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As I talked about in previous posts, Social Media can help you reach lots of people for very little money if you know how to use it well. For me, the magic key to Social Media is blogging. But through talking to other people, I’ve found that most non-bloggers either

A) don’t think it’s for them, or

B) don’t know how to approach it.

I’ve also noticed a few myths floating around the blogosphere and its conferences lately, and I’m pretty sure they aren’t helping the situation. So here are my debunkings:

Myth #1: The blogosphere is full. Whatever you want to say is already being said.

Fact: The blogosphere is a cloud, not a box. If you have something to offer, start sharing it. Some people will pay attention while others won’t, and that’s not what matters. What matters is that you’re giving yourself a voice, and you’re joining a network of other voices. You might just need to trust me on this one — it’s worth it.

Myth #2: You can make money from your blog.

Fact: You can make money through your blog. It’s possible to make decent money by putting ads on your blog, but first you’ll need to become absurdly popular and get tons of visitors coming to your blog every day. The bad news is: most of us will never get there. The good news is: your blog can still put money in your pocket, even if you’re not displaying any ads at all. By building a relationship with your readers, you develop an audience asset that can bring you business. By having a public voice that is continually posting new thoughts, you present an image of authenticity that adds value to your reputation. And whether you’re a consultant, an organization, a business, or an employee, all of these can have a positive impact on the amount of money others are willing to give you. But watch out, this brings up another myth:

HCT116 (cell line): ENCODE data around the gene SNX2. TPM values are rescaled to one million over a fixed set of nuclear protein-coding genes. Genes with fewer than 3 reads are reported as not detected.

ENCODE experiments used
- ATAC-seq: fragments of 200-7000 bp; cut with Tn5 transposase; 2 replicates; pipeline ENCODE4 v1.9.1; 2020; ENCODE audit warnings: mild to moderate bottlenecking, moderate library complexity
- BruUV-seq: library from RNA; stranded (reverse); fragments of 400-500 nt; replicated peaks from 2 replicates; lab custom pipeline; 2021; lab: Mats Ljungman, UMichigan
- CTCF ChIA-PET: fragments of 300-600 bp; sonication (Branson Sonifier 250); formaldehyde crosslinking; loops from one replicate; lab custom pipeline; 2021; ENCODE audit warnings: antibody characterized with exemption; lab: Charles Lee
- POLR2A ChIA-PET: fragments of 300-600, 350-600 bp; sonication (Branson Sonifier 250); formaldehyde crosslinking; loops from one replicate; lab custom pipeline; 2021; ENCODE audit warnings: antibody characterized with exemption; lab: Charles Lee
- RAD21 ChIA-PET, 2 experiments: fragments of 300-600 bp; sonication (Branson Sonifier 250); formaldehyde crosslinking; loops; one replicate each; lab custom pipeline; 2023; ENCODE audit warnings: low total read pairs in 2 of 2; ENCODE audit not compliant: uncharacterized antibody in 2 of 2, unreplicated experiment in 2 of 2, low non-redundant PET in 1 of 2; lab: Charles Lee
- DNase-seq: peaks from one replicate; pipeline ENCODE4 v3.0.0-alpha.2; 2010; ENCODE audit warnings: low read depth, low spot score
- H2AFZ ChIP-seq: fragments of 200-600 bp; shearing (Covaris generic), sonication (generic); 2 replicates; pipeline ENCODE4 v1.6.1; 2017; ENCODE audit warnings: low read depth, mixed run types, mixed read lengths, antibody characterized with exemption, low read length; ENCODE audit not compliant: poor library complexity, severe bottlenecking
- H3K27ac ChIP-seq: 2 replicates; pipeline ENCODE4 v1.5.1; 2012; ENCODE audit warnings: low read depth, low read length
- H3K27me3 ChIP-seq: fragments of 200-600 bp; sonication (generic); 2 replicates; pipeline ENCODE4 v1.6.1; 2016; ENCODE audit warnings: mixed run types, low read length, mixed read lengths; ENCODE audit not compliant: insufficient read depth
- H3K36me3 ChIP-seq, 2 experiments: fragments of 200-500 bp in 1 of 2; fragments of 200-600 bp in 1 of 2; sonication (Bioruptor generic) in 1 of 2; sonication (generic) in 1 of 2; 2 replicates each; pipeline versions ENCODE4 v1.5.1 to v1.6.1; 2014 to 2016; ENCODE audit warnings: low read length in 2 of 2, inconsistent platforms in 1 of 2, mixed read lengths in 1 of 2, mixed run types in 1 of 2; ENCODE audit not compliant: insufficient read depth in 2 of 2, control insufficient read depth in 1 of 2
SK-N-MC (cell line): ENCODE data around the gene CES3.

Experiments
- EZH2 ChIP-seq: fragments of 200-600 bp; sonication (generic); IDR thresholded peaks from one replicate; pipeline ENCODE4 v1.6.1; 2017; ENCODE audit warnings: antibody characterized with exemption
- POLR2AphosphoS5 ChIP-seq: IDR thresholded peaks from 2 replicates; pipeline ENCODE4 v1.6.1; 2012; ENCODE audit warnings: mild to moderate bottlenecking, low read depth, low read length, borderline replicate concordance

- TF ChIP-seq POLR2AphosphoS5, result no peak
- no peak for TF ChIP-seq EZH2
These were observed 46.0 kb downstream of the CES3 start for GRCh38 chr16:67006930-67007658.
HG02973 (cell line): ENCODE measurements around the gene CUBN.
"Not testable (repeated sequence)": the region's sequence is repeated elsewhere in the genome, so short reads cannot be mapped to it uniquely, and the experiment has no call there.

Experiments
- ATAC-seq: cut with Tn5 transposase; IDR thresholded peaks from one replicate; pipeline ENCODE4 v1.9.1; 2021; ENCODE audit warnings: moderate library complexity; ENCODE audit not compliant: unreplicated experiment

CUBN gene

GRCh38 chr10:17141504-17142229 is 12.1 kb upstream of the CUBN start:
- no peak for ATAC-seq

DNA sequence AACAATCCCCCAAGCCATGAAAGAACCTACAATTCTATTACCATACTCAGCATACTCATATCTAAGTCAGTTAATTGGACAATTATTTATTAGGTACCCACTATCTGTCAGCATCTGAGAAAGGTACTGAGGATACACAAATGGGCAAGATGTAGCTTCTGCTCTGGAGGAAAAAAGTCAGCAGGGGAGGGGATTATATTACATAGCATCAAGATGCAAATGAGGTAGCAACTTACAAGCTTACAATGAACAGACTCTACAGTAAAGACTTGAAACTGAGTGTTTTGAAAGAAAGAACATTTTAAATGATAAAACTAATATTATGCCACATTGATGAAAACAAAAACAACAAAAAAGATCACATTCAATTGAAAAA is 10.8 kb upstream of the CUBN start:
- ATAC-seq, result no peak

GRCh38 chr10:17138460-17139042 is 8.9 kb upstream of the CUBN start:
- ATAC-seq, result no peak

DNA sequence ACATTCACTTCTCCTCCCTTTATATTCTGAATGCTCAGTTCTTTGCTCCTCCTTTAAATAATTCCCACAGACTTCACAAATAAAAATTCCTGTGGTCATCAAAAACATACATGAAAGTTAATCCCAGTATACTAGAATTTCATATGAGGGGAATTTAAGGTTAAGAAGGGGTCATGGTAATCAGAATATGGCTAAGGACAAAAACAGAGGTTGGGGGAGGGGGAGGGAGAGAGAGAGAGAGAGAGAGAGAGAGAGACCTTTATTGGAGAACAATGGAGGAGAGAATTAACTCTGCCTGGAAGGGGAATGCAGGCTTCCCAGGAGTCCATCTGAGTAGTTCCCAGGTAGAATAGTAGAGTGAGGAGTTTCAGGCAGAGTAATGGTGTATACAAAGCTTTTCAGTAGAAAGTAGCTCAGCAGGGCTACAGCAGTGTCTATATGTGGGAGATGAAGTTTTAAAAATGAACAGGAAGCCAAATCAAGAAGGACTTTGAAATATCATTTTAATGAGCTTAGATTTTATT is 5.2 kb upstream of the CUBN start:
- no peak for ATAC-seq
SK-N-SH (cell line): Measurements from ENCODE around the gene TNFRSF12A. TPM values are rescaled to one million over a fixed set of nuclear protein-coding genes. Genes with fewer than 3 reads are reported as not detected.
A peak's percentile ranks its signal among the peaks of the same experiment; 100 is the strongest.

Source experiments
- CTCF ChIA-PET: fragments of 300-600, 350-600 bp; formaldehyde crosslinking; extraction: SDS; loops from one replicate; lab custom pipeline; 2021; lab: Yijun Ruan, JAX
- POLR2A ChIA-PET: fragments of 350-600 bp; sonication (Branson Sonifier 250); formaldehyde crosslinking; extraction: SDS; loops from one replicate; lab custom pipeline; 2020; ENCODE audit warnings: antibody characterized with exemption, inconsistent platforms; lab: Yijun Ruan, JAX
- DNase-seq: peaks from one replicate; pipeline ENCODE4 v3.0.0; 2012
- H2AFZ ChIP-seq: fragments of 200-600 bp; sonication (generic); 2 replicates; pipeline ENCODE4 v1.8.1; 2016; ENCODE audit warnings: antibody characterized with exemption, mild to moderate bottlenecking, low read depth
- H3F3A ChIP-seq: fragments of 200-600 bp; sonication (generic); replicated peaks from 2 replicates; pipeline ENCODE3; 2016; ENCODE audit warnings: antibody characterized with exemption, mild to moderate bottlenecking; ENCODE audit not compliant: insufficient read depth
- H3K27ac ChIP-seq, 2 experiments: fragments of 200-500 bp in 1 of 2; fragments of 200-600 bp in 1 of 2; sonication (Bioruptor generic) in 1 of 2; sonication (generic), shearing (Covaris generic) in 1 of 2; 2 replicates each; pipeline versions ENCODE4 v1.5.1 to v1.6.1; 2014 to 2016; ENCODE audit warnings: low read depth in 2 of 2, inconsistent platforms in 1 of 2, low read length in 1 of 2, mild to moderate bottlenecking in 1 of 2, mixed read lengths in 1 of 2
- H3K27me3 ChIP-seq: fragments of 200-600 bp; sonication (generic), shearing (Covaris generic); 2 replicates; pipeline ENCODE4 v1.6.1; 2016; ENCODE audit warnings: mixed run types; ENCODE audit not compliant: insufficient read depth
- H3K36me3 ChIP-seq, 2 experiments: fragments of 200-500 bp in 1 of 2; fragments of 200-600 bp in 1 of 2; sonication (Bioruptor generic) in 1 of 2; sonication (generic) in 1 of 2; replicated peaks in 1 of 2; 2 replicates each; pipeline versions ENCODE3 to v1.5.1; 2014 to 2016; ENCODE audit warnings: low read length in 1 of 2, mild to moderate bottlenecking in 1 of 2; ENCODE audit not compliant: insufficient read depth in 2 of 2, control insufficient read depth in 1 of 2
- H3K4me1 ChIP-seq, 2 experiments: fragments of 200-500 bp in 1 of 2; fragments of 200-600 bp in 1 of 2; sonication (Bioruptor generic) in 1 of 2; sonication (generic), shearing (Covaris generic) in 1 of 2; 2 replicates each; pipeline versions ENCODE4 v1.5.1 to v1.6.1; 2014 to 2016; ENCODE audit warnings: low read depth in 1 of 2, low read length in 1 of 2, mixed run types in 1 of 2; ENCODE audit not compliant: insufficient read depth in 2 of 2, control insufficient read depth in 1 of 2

Myth #3: Blogging will make you valuable.

Fact: Blogging will amplify your value. If you have something of value to offer the world — be it your insight, your advice, or your experience — your blog will crank up the volume on how much people appreciate you. If, on the other hand, you’re not already tapping into something of value within yourself, blogging isn’t going to help.

I’m of the (admittedly idealistic) opinion that everyone has something of value to offer, though, so I think you should start blogging right now.

Start here: